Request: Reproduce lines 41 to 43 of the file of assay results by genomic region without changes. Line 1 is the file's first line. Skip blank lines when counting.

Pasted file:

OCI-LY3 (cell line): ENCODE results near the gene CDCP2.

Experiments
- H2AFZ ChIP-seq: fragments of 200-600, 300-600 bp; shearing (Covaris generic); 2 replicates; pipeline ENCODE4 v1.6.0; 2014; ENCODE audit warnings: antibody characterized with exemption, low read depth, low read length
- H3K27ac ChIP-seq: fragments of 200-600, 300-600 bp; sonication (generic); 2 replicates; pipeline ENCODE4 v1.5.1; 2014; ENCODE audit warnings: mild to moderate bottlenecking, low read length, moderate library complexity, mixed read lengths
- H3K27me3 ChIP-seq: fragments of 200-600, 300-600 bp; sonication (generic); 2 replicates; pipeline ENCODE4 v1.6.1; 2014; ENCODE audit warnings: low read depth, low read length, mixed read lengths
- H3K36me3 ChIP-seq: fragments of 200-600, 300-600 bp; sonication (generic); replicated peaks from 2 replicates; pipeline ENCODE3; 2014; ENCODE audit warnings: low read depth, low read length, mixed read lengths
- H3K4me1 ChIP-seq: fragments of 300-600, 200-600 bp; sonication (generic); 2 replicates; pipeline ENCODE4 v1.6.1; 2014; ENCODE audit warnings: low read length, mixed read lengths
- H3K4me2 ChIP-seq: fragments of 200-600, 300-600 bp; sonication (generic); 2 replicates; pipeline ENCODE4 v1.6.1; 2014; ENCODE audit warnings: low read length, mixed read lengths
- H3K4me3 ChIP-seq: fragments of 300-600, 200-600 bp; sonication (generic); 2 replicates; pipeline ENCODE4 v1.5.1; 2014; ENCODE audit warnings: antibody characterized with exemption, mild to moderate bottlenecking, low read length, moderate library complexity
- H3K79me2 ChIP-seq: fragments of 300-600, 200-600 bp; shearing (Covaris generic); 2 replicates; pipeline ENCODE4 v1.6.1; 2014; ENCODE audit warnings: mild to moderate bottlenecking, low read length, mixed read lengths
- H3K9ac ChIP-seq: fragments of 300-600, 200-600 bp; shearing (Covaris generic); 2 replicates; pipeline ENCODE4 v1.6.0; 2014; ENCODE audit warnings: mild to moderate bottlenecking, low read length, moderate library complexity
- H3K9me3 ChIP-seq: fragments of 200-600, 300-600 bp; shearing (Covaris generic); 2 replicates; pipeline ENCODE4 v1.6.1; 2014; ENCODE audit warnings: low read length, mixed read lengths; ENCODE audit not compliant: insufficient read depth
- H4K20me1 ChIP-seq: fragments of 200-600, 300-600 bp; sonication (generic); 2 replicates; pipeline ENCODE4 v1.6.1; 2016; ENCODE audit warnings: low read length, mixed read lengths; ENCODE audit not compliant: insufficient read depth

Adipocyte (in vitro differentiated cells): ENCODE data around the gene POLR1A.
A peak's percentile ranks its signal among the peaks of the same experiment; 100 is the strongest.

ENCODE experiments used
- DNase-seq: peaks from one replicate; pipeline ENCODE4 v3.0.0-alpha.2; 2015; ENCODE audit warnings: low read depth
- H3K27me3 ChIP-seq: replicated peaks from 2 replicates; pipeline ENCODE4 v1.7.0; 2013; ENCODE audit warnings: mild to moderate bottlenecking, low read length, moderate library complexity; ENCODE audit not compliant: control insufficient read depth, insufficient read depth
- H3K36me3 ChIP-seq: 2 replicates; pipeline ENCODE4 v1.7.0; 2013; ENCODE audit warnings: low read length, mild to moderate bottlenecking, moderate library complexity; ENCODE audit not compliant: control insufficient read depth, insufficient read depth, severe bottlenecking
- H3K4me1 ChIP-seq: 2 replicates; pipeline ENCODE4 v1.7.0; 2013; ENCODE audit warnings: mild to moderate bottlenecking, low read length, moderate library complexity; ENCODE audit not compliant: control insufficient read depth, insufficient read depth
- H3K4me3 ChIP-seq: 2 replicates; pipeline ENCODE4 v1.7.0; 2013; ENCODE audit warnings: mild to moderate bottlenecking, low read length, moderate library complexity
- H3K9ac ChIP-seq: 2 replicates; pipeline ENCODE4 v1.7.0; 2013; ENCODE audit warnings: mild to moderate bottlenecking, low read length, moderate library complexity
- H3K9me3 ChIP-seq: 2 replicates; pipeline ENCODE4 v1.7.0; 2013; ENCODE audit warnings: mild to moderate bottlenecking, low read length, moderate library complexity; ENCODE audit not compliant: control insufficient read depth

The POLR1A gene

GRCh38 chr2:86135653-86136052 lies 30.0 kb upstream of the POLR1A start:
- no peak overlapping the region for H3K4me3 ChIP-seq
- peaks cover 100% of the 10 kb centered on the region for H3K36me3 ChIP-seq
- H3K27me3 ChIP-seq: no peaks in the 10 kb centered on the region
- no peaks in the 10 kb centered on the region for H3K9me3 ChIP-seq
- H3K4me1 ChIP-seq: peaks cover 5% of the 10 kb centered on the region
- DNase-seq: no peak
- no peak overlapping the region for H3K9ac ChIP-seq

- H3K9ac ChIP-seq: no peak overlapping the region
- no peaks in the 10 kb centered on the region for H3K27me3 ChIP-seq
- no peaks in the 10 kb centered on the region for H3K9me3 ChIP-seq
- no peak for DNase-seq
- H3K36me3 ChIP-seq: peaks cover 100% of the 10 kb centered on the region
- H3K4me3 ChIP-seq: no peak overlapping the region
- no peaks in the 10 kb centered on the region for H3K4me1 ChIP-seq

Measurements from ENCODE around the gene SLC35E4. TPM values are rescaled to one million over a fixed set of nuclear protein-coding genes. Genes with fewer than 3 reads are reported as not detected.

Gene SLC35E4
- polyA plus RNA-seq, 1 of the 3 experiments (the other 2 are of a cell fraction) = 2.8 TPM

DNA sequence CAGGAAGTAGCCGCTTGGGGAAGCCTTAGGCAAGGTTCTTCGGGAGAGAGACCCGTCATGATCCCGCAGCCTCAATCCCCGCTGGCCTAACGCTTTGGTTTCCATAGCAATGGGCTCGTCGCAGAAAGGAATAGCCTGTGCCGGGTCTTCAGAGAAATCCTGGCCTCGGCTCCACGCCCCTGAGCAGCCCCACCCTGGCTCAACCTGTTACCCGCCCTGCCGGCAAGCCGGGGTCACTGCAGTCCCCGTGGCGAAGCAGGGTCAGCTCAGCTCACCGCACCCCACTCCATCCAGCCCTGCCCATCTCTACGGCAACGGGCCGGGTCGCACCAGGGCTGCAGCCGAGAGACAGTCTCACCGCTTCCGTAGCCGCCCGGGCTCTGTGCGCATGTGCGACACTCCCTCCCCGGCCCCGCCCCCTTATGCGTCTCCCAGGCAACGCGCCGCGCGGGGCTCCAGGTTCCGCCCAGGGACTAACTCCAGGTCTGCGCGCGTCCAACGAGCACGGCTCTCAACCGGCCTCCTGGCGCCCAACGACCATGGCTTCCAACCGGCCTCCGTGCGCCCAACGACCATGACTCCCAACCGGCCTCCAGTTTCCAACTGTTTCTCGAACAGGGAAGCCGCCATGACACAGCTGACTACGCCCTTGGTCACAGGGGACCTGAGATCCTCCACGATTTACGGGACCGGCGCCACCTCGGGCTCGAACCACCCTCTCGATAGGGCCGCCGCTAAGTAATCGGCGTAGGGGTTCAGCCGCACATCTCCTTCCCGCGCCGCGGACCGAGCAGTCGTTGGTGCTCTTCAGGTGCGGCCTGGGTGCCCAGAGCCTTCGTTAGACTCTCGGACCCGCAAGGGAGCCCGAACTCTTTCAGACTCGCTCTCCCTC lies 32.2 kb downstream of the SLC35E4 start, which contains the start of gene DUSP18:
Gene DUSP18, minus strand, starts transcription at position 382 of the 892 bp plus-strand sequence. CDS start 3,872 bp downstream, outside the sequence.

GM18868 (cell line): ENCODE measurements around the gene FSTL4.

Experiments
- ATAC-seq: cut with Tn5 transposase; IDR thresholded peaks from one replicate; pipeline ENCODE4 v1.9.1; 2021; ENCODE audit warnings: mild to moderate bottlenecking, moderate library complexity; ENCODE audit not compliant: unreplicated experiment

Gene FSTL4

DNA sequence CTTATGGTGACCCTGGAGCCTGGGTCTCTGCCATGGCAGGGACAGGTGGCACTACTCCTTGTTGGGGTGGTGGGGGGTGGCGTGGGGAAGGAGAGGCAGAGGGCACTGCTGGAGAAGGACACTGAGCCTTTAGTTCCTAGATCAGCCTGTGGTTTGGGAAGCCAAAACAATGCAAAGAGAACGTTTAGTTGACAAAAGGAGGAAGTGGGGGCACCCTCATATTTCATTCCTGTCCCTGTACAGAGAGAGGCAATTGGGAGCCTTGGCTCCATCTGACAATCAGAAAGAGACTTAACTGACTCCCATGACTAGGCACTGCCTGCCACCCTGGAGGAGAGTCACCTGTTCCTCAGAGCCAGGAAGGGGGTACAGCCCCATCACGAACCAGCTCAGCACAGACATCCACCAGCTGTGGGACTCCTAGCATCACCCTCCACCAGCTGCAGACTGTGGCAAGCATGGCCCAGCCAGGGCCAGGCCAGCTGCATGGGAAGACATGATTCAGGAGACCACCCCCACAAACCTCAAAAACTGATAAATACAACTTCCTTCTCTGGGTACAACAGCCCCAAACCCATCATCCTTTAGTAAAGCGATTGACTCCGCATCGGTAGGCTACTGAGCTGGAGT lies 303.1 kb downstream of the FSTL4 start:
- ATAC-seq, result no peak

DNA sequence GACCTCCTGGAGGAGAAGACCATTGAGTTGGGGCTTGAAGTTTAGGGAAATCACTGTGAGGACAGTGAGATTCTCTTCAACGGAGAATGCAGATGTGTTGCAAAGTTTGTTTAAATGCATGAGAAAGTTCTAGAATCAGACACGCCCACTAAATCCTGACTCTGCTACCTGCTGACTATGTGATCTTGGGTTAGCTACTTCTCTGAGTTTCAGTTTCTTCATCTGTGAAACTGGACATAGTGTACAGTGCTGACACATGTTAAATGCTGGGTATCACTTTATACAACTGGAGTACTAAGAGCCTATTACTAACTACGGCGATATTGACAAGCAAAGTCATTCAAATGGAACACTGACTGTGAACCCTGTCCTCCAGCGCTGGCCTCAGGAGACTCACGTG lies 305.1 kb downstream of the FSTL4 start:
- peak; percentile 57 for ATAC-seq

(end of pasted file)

Gene SLC35E4
- polyA plus RNA-seq, 1 of the 3 experiments (the other 2 are of a cell fraction) = 2.8 TPM

DNA sequence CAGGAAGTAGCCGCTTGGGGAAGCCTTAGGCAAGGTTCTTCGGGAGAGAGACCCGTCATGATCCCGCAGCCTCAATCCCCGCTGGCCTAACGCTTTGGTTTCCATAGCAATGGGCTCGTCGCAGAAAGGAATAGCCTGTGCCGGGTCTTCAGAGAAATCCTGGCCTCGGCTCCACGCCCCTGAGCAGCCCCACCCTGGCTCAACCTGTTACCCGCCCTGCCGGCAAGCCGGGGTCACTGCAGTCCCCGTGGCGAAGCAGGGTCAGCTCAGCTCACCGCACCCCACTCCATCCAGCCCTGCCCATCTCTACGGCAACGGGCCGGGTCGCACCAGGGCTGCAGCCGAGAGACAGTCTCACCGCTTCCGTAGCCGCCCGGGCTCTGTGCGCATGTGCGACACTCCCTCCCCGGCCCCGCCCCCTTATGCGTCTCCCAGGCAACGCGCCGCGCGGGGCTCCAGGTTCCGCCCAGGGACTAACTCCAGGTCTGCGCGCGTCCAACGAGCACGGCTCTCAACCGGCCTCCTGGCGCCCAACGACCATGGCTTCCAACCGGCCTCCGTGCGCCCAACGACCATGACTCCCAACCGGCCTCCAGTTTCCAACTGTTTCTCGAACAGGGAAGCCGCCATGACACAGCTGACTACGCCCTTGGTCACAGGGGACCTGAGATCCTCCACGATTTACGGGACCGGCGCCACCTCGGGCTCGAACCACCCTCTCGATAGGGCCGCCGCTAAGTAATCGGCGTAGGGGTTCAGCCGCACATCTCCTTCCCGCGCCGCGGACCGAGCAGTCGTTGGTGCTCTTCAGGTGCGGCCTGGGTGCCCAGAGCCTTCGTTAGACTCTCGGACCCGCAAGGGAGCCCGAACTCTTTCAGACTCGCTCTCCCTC lies 32.2 kb downstream of the SLC35E4 start, which contains the start of gene DUSP18: